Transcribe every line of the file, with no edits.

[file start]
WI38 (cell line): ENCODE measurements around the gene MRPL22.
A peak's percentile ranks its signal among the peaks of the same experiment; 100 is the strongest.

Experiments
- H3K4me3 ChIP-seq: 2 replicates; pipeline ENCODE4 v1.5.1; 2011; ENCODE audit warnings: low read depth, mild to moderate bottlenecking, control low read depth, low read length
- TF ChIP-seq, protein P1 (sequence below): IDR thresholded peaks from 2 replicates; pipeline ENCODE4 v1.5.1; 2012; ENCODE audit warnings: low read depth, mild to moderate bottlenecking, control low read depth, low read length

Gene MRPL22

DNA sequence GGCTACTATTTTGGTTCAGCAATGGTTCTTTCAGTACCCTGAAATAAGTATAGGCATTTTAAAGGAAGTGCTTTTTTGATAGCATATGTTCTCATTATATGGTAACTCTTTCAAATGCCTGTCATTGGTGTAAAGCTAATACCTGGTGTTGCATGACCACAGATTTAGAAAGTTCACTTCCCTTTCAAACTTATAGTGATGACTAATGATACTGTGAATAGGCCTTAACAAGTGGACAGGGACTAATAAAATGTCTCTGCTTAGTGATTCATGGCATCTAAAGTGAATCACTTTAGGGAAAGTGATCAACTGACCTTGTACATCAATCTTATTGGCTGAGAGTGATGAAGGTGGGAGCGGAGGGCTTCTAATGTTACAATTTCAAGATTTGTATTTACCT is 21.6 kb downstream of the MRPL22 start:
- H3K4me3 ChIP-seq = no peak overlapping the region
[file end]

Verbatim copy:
WI38 (cell line): ENCODE measurements around the gene MRPL22.
A peak's percentile ranks its signal among the peaks of the same experiment; 100 is the strongest.

Experiments
- H3K4me3 ChIP-seq: 2 replicates; pipeline ENCODE4 v1.5.1; 2011; ENCODE audit warnings: low read depth, mild to moderate bottlenecking, control low read depth, low read length
- TF ChIP-seq, protein P1 (sequence below): IDR thresholded peaks from 2 replicates; pipeline ENCODE4 v1.5.1; 2012; ENCODE audit warnings: low read depth, mild to moderate bottlenecking, control low read depth, low read length

Gene MRPL22

DNA sequence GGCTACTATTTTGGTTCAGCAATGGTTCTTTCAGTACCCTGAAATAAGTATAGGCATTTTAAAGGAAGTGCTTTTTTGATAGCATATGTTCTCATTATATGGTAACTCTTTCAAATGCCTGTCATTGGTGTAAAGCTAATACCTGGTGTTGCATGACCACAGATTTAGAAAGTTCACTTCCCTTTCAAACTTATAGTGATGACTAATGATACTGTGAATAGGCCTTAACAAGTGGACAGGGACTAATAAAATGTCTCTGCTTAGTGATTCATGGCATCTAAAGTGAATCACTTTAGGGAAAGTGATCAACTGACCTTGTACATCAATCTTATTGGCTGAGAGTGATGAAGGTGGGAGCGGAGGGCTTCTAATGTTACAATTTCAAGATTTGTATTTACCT is 21.6 kb downstream of the MRPL22 start:
- H3K4me3 ChIP-seq = no peak overlapping the region